The Rum Diary
Reviewed by: Patrick Guntensperger
Running time: 120 minutes
Director: Bruce Robinson
Writers: Bruce Robinson (screenplay)
Hunter S. Thompson (novel)
Starring: Johnny Depp
MANADO, NORTH SULAWESI, INDONESIA-Every young writer or person who wants to be a writer seems instinctively to gravitate to fiction writing. There are armies of young people out there who are taken, if not obsessed with the idea of putting words together that other people will read. Virtually every one of them starts by trying to tell a story, and most try to write short stories. Most fail. That the short story is the single most difficult form of fiction to pull off successfully daunts some, but hones the skills and serves as a training ground for others. Others, more ambitious or more confident try to do the marathon of fiction writing first and go straight to an attempt at a novel. Once again, most fail. There are far more unfinished novels gathering dust in the back of unused drawers than there are completed ones, let alone published ones.
During this internship some profoundly talented writers find that their real talent lies not in fiction writing but in the field of non-fiction. Hunter S. Thompson was one of those young writers. He had a burning desire to string words together from his teen years where he wrote sports articles for his school paper and contributed to the yearbook. Still interested in fiction, he studied creative writing at Columbia University School of General Studies and then in his early twenties, he supported his writing habit by hiring himself out to a series of publications of varying quality, primarily as a sports writer. It was during this period that he wrote his novel, The Rum Diary.
As a novel, it’s pretty meagre stuff. It is the thinly veiled biographical and fictionalised first person account of a young aspiring writer who wangles himself a job on a third-rate and barely solvent Puerto Rican daily. There are some bits about the conflict between the ethics of pure, objective journalism and the realities of the business aspects of running a paper, but the book is notable mostly for Thompson’s keen observations of people and his already jaundiced view of the world. More a series of nightmarish vignettes of rum-fueled debauchery and hungover assignment writing than an actual novel, The Rum Diary serves as an admirable prelude to what will eventually become the world of the legendary Hunter S. Thompson.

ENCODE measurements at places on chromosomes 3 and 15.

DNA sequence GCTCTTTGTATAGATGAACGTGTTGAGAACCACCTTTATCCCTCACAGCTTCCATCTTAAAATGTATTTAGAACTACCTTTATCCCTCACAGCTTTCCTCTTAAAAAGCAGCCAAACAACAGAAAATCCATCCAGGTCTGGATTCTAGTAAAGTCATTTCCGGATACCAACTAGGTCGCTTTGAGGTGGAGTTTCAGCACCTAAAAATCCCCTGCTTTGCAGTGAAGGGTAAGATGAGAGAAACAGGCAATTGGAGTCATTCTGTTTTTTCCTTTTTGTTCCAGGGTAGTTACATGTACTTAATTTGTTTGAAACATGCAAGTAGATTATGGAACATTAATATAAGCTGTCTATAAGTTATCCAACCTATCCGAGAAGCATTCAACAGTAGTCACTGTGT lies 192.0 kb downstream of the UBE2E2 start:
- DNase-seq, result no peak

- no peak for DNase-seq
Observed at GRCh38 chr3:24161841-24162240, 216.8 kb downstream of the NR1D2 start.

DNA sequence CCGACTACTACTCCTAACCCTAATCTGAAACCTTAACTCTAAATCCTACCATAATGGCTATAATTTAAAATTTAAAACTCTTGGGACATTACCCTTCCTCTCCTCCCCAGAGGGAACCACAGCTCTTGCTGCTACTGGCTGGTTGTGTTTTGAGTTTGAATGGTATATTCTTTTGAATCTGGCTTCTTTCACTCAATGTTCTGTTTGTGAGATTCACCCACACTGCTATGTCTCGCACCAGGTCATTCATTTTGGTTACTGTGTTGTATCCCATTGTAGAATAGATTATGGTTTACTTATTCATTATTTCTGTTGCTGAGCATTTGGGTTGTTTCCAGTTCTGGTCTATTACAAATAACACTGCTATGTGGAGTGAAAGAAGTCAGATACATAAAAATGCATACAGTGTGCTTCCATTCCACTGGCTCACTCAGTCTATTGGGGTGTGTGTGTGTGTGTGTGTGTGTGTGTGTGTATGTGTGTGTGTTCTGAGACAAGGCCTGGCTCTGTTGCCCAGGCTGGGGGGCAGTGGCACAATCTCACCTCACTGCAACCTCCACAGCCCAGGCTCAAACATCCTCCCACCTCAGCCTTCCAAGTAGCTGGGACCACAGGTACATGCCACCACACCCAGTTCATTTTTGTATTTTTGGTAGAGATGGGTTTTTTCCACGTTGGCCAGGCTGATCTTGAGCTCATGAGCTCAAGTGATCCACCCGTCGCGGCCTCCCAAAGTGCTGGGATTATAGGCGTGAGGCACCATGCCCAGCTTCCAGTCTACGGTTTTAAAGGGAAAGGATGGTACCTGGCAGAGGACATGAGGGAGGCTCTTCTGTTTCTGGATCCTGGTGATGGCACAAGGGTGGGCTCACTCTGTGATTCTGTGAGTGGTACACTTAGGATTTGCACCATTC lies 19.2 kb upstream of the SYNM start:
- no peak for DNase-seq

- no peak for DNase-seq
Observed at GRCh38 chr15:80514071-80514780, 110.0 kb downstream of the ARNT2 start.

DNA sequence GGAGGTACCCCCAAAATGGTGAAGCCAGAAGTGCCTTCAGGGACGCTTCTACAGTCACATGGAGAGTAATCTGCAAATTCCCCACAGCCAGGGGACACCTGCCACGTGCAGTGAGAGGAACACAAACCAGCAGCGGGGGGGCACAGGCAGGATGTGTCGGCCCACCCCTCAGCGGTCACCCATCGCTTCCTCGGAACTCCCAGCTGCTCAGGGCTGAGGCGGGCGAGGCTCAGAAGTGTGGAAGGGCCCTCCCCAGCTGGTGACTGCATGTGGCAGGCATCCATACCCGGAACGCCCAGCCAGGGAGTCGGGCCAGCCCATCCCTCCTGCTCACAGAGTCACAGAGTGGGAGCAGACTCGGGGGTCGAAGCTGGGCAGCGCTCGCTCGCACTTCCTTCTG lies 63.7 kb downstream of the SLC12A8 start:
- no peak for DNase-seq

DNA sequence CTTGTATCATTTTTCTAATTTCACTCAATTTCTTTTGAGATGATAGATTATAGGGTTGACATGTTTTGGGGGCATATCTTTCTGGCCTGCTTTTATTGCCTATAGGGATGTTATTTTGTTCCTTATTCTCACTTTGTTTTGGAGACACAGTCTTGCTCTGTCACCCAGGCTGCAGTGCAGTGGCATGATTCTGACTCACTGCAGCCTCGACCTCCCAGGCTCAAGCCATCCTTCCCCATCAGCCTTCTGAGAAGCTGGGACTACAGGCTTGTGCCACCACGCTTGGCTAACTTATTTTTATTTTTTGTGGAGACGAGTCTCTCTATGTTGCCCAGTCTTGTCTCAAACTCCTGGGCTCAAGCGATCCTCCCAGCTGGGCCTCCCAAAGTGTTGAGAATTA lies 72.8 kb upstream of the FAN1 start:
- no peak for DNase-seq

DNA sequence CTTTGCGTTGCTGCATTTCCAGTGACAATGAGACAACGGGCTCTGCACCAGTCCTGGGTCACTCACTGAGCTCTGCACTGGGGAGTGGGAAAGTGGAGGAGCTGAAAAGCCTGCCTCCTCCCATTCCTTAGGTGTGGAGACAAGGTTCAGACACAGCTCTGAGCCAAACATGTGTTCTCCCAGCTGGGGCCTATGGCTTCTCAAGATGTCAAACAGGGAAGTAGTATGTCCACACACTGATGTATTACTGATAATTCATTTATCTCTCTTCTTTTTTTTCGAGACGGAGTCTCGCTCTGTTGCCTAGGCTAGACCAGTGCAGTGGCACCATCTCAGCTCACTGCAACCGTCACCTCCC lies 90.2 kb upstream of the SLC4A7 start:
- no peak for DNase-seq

Johnny Depp, who comes to the project well-prepared (he lived with Thompson at his Colorado house in preparation for his role as Thompson in Fear and Loathing in Las Vegas, and attended Thompson’s funeral where he fired the deceased’s ashes from a cannon off a mountain into the air over the desert), puts in an earnest performance. He seemingly effortlessly captures the spirit of an already debauched and cynical young writer who manages to maintain an idealism that somehow doesn’t seem incongruent. All the elements are there, the acting is uniformly fine, but sadly the movie, much like the novel, never quite comes together.
Apart from the fact that Thompson’s growing cult following, which has increased by quantum leaps since his suicide, provides a built-in guaranteed minimum audience, this is a picture that probably never should have been made. As a novel, it is immature and somewhat lightweight. All the portents, however, are there in the actual writing. The flashes of observational and analytic genius, couched in the unmistakeable voice that would characterise Thompson’s later writing can already be seen in the novel, but don’t really translate to the screen. By the time Thompson realised that his real strength, even his genius, was in unashamed non-fiction writing, he would be a voice that would forever change the world of journalism.
He is often and deservedly credited, with having created “gonzo” journalism. Taking the principle that the simple act of reporting on a story affects it and that therefore the idea of purely detached, objective, observational reportage is impossible, and even a pretentious myth, he pushed the envelope so that the reporter not only drives the story, but actually becomes the story. Without the reporter and his participation in the events being reported, there simply is no story; and when the reporter is as fascinating and unrestrained a character as Thompson was, the story is worth reading.
People initially come to Hunter S. Thompson’s writing because of his justly famous accounts of epic substance abuse and criminally dangerous, self-destructive mayhem. But they stay for the brilliance of the writing and integrity of the insights and the honesty of Thompson’s outrage at hypocrisy, corruption, and straight society. Thompson was a brilliant wordsmith and a supernova in the world of journalism. And like a supernova, he glowed fiercely for all too short a time and then burnt out; but he left a legacy that will endure. Unfortunately, that legacy wasn’t made for the cinema…he was the quintessential word guy.